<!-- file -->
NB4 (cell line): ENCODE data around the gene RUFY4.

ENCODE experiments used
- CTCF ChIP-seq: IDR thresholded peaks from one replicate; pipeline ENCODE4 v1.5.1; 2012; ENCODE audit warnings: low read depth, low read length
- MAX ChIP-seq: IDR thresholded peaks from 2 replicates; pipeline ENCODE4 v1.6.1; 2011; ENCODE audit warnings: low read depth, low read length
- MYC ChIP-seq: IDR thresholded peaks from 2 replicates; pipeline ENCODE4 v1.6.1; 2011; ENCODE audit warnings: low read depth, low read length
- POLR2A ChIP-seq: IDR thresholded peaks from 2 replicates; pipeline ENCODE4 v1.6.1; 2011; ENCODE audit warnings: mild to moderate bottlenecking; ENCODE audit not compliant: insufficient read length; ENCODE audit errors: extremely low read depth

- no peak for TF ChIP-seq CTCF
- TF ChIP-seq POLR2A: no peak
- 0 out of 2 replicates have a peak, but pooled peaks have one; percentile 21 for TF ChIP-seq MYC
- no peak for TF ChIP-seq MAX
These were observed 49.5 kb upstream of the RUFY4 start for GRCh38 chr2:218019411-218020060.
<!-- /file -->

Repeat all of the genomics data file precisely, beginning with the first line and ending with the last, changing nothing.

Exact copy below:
NB4 (cell line): ENCODE data around the gene RUFY4.

ENCODE experiments used
- CTCF ChIP-seq: IDR thresholded peaks from one replicate; pipeline ENCODE4 v1.5.1; 2012; ENCODE audit warnings: low read depth, low read length
- MAX ChIP-seq: IDR thresholded peaks from 2 replicates; pipeline ENCODE4 v1.6.1; 2011; ENCODE audit warnings: low read depth, low read length
- MYC ChIP-seq: IDR thresholded peaks from 2 replicates; pipeline ENCODE4 v1.6.1; 2011; ENCODE audit warnings: low read depth, low read length
- POLR2A ChIP-seq: IDR thresholded peaks from 2 replicates; pipeline ENCODE4 v1.6.1; 2011; ENCODE audit warnings: mild to moderate bottlenecking; ENCODE audit not compliant: insufficient read length; ENCODE audit errors: extremely low read depth

- no peak for TF ChIP-seq CTCF
- TF ChIP-seq POLR2A: no peak
- 0 out of 2 replicates have a peak, but pooled peaks have one; percentile 21 for TF ChIP-seq MYC
- no peak for TF ChIP-seq MAX
These were observed 49.5 kb upstream of the RUFY4 start for GRCh38 chr2:218019411-218020060.